Category Archives: Literature

Mo Chiad Blog Gàidhlig!

Bha làn thìd agam smuaineachadh air, ach ‘ se seo a chiad uair a-riamh a sgrìobh mi blog ann an Gàidhlig! Bu chaomh leum tòrr mòr a bharrachd sgrìobhadh Gàidhlig a dheanamh, ach mar is tric, chan eil càil gam ghluasad gu leòr airson fiu’s feuchainn air.

Thòisich mi a’ sgrìobhadh leabhar chloinne ann an Gàidhlig nuair a bha mi ag obaor ann an Uig, ach cha deach mi faisg air airson bliadhna neo dhà. Tha làn thìd agam tilleadh thuige. Leugh mi troimhe an latha eile agus chòrd e rium, agus chòrd e ri daoine eile ris an do sheall mi e cuideachd. Na smuaineachainn air dòigh airson crìoch a chuir air an donas rud, ‘s dòch’ gun gabhainn orm a thogail an àrd air ais.

Tha cus agam ri dhèanamh an drasd, ‘s mi gus a dhol as mo chiall le deanamh deiseil airson a’ Mhòd ionadail. Agus mar as àbhaist, tha mi seachd searbh sgith dha na h-òrain a chaidh a thaghadh, gu sonraichte ‘Griog Shuil’. Luiginn sgal a thoirt dha. Cò a riamh a tha a’ taghadh na h-òrain a tha sin? Chan iad a dh’fhèumas èisteachd riutha a h-uile latha airson còrr air trì miosan…


Alan Johnston – 63 days and Counting…

Alan Johnston banner

For those who don’t know, Alan Johnston is a highly respected and talented journalist for the BBC. He has been the Gaza correspondent for the last 3 years and has reported fairly and even-handedly on the myriad tense situations he has encountered.

His abandoned car was found in Gaza on the 12th of March and there have been no confirmed sightings, although some previously unknown activists claimed to have killed him, before other sources claimed he was still alive. He has certainly been abducted, although nobody knows who by, or for what purpose. His kidnapping has been universally condemned (ironically, even by Iran!).

63 days later, we still don’t know where he is or if he’s alive or dead. It’s tragic that someone who was so dedicated to speaking out and trying to draw attention to the plight of the impoverished and disaffected in Gaza would be taken and held by the very people he has been aiming to help for these last few years.

Alan is much missed and we pray for him and his family, that they will be reunited soon and none the worse for their ordeal.

Look What I Have Done

My wife is a hidden poet. She writes, and some of it deserves a wider audience. I thought you might like to read this one. It spoke to me and I think it might speak to you too…

Silence is interrupted by the sound of the rain falling
Yet, O Lord I hear you calling.

You called me from the depths of darkness
Called me back to you.

“Hush now, my child. Hear the rain!
Now I’ve opened your ears
Like raindrops falling from the leaves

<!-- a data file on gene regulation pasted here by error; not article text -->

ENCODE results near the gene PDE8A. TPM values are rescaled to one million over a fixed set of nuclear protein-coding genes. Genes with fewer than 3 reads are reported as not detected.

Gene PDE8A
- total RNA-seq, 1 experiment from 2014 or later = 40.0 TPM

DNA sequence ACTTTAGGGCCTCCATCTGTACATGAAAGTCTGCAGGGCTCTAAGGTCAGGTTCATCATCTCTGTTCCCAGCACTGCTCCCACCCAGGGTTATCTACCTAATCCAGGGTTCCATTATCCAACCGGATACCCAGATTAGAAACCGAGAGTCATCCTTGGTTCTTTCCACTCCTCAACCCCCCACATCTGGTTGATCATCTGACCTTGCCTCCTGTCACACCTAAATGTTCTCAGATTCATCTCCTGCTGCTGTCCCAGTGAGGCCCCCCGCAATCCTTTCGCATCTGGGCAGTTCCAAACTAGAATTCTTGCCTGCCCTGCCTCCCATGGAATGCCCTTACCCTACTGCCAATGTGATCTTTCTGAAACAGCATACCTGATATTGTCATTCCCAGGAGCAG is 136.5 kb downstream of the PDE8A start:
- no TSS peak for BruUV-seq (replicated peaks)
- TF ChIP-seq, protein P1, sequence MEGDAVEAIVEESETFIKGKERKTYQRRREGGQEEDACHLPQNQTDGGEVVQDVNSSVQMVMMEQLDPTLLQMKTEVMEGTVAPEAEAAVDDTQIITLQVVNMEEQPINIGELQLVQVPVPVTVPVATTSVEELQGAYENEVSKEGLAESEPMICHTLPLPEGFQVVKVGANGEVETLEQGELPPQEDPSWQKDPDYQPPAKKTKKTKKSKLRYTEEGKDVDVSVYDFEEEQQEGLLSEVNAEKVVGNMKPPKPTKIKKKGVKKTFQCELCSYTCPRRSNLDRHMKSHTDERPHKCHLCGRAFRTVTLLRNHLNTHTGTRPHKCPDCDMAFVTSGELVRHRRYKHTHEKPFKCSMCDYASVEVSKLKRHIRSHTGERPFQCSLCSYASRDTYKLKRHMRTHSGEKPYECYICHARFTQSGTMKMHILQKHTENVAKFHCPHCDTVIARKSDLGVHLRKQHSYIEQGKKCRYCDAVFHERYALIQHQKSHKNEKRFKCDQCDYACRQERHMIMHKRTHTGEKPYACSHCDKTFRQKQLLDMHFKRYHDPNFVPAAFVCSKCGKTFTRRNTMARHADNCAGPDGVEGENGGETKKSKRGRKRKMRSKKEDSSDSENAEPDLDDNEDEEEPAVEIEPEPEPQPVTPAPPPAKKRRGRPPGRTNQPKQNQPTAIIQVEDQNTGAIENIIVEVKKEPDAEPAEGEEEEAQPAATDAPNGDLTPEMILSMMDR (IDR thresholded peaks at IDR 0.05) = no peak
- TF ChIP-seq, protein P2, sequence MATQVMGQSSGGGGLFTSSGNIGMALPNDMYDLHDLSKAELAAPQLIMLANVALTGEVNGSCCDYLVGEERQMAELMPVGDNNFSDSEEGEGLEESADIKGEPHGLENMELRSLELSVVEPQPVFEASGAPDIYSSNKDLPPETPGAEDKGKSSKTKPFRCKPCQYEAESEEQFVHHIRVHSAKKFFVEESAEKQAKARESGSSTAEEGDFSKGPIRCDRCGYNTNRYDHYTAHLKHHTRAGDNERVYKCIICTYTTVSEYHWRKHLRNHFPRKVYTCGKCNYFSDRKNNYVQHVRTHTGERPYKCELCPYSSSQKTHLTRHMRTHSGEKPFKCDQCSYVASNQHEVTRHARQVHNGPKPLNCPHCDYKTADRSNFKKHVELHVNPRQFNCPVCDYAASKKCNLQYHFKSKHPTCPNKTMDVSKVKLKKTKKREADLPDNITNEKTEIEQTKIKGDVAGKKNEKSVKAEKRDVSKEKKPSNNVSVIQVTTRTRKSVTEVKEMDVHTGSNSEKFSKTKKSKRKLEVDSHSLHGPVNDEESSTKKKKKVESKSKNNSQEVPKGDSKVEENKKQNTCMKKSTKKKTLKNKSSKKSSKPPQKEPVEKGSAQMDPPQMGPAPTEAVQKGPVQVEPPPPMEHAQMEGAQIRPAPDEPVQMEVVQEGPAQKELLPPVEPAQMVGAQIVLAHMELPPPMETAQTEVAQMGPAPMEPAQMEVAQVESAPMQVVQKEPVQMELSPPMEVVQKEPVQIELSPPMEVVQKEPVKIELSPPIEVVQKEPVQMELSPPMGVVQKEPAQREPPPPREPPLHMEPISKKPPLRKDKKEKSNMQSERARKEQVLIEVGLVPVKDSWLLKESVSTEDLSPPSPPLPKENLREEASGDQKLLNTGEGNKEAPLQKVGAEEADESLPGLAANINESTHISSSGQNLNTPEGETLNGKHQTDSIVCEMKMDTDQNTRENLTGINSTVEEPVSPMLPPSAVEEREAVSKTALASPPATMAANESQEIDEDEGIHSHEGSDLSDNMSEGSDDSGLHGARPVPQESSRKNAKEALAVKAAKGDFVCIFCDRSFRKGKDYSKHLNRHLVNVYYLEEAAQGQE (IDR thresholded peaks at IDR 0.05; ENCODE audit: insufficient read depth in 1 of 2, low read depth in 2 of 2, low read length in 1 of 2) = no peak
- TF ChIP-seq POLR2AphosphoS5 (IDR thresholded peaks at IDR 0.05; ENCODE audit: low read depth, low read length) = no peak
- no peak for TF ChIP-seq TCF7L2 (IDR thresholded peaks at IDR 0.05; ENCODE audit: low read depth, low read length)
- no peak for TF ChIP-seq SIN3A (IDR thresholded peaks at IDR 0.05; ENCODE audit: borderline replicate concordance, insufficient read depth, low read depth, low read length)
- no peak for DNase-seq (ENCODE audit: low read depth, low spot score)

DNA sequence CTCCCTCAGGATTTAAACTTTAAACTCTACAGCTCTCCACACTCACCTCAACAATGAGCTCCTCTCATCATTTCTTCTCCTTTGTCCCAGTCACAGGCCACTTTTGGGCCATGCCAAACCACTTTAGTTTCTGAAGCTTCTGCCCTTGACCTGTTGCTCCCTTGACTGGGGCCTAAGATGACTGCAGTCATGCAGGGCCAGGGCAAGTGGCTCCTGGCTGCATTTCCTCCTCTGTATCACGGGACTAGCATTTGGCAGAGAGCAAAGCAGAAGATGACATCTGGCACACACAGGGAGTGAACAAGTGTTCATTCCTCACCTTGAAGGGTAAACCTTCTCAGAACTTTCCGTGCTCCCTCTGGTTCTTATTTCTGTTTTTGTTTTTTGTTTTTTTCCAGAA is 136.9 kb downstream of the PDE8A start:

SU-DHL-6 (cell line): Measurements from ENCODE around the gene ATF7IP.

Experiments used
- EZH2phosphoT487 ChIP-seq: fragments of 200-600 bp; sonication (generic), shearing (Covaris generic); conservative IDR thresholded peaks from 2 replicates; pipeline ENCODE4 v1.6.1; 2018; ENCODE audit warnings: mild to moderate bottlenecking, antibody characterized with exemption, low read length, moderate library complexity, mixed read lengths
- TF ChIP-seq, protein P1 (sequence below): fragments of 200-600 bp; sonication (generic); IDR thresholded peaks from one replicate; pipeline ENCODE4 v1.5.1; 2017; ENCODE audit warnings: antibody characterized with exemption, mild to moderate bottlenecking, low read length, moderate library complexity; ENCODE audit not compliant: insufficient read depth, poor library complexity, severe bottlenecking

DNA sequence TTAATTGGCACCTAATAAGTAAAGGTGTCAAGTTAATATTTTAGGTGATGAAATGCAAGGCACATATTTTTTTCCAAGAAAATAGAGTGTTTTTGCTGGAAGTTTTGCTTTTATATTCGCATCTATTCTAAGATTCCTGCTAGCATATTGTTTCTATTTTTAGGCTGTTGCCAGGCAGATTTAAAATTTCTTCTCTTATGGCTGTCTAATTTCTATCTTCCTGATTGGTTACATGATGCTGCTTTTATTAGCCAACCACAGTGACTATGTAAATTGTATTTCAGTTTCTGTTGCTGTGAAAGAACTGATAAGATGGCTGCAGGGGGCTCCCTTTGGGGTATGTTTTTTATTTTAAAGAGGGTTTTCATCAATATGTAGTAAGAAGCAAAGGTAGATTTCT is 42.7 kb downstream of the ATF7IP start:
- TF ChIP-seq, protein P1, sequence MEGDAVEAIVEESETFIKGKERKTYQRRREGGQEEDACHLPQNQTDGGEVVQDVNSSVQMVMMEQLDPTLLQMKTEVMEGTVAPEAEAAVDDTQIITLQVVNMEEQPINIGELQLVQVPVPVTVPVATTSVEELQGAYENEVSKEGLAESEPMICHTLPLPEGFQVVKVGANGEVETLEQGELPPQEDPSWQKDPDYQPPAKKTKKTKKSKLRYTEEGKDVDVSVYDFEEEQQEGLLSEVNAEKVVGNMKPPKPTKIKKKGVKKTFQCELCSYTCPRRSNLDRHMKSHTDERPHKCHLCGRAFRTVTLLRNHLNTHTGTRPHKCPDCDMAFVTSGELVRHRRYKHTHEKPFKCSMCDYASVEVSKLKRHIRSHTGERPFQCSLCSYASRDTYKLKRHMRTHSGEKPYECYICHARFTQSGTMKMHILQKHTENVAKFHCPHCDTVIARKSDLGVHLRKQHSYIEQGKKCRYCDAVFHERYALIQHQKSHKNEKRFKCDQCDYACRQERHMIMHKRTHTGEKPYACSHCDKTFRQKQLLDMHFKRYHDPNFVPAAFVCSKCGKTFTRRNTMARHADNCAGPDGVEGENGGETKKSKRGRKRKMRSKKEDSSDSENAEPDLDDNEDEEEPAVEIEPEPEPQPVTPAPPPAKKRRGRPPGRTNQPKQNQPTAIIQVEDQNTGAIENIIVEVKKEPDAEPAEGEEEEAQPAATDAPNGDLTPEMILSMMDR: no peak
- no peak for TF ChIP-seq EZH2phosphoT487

The sadness in your heart will catch the sun
Making colours of the rainbow.
Remember my promise.
In this, learn your tears are turned to glorious colours
For the world to see.
Now I have opened your eyes.

When the wind blows
The leaves are scattered.
Man gathers those leaves
Yet they are dead
But the seeds in the fruit will grow
And manifest themselves in your heart.

My fruitful child,
Now I have opened your heart.

Listen to the birds’ song
They sing always; pleasing to your ears.

Look what I have done for you.
I have given you a voice.
Sing my praises
As heaven rejoices with you.
Speak my Name on your lips.
I am the Truth.

My child, you are my daughter.
I see your heart.
(How beautiful you have become!)
When you walk with me
You shine, you love, you see
And your heart sings!

Look what I have done for you!
With my hand in yours
You are no longer in the wrong direction.
You’re coming closer to me.
Walk with me forever
And you shall live.
See my face,
Your Father xxx”

“The true children of God are those who let God’s Spirit lead them…” Romans 8 v14

Naomi MacKinnon

The Incarnation – Starring W. Shakepeare

I’ve just finished reading “Surprised by Joy” by C.S. Lewis, in which Lewis gives an account of his drifting away from and subsequent return to Christianity. Out of the whole book, the one part that most jumps out at me is this incredible picture he paints for us. Let me give some background…

Lewis had drifted from Christianity to atheism over a long period of time where he ‘learned’ God out of existence, so to speak. In encountering a range of people and writers over the next few years of his life, he gradually and painfully came back to theism, but refused to believe in the relational God of christianity, preferring to call God “Absolute” – a sort of over-arching creative force, but not a person you could meet or relate to. To be able to relate to God in a personal way was to Lewis like saying that Shakespeare and Hamlet could meet. Impossible.

And here’s where the beauty steps in. Lewis realises over time that Shakespeare and Hamlet could meet. But only if Shakespeare wrote himself into the story, and he would have to take the initiative himself, because Hamlet can’t do it. And by writing himself into OUR story through the incarnation, God shows his desire to relate to us.

Isn’t that just freaking beautiful?

C.S. Lewis